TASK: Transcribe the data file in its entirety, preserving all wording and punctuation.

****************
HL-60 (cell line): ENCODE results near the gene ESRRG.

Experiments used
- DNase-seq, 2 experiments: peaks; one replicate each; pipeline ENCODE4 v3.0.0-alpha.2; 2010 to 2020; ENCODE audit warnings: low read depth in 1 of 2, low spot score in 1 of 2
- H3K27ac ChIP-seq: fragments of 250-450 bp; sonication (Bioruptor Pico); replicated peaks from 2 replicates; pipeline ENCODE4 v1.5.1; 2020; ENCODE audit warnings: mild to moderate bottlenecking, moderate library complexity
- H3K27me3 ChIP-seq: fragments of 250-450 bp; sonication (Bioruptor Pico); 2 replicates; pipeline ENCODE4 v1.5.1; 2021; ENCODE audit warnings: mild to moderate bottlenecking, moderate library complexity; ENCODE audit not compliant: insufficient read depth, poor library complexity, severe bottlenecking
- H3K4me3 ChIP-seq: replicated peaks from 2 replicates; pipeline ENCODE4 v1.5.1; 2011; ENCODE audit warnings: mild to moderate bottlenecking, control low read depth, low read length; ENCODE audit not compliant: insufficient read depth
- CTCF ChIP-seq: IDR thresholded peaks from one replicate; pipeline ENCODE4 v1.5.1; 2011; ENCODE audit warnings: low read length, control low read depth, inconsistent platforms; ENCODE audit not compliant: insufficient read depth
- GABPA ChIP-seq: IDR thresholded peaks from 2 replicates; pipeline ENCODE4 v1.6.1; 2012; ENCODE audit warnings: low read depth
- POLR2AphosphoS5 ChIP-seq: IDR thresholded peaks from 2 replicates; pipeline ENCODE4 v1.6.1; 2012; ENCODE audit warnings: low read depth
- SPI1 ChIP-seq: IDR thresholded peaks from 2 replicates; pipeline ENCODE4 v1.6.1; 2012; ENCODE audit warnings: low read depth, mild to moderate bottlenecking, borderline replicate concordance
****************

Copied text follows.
HL-60 (cell line): ENCODE results near the gene ESRRG.

Experiments used
- DNase-seq, 2 experiments: peaks; one replicate each; pipeline ENCODE4 v3.0.0-alpha.2; 2010 to 2020; ENCODE audit warnings: low read depth in 1 of 2, low spot score in 1 of 2
- H3K27ac ChIP-seq: fragments of 250-450 bp; sonication (Bioruptor Pico); replicated peaks from 2 replicates; pipeline ENCODE4 v1.5.1; 2020; ENCODE audit warnings: mild to moderate bottlenecking, moderate library complexity
- H3K27me3 ChIP-seq: fragments of 250-450 bp; sonication (Bioruptor Pico); 2 replicates; pipeline ENCODE4 v1.5.1; 2021; ENCODE audit warnings: mild to moderate bottlenecking, moderate library complexity; ENCODE audit not compliant: insufficient read depth, poor library complexity, severe bottlenecking
- H3K4me3 ChIP-seq: replicated peaks from 2 replicates; pipeline ENCODE4 v1.5.1; 2011; ENCODE audit warnings: mild to moderate bottlenecking, control low read depth, low read length; ENCODE audit not compliant: insufficient read depth
- CTCF ChIP-seq: IDR thresholded peaks from one replicate; pipeline ENCODE4 v1.5.1; 2011; ENCODE audit warnings: low read length, control low read depth, inconsistent platforms; ENCODE audit not compliant: insufficient read depth
- GABPA ChIP-seq: IDR thresholded peaks from 2 replicates; pipeline ENCODE4 v1.6.1; 2012; ENCODE audit warnings: low read depth
- POLR2AphosphoS5 ChIP-seq: IDR thresholded peaks from 2 replicates; pipeline ENCODE4 v1.6.1; 2012; ENCODE audit warnings: low read depth
- SPI1 ChIP-seq: IDR thresholded peaks from 2 replicates; pipeline ENCODE4 v1.6.1; 2012; ENCODE audit warnings: low read depth, mild to moderate bottlenecking, borderline replicate concordance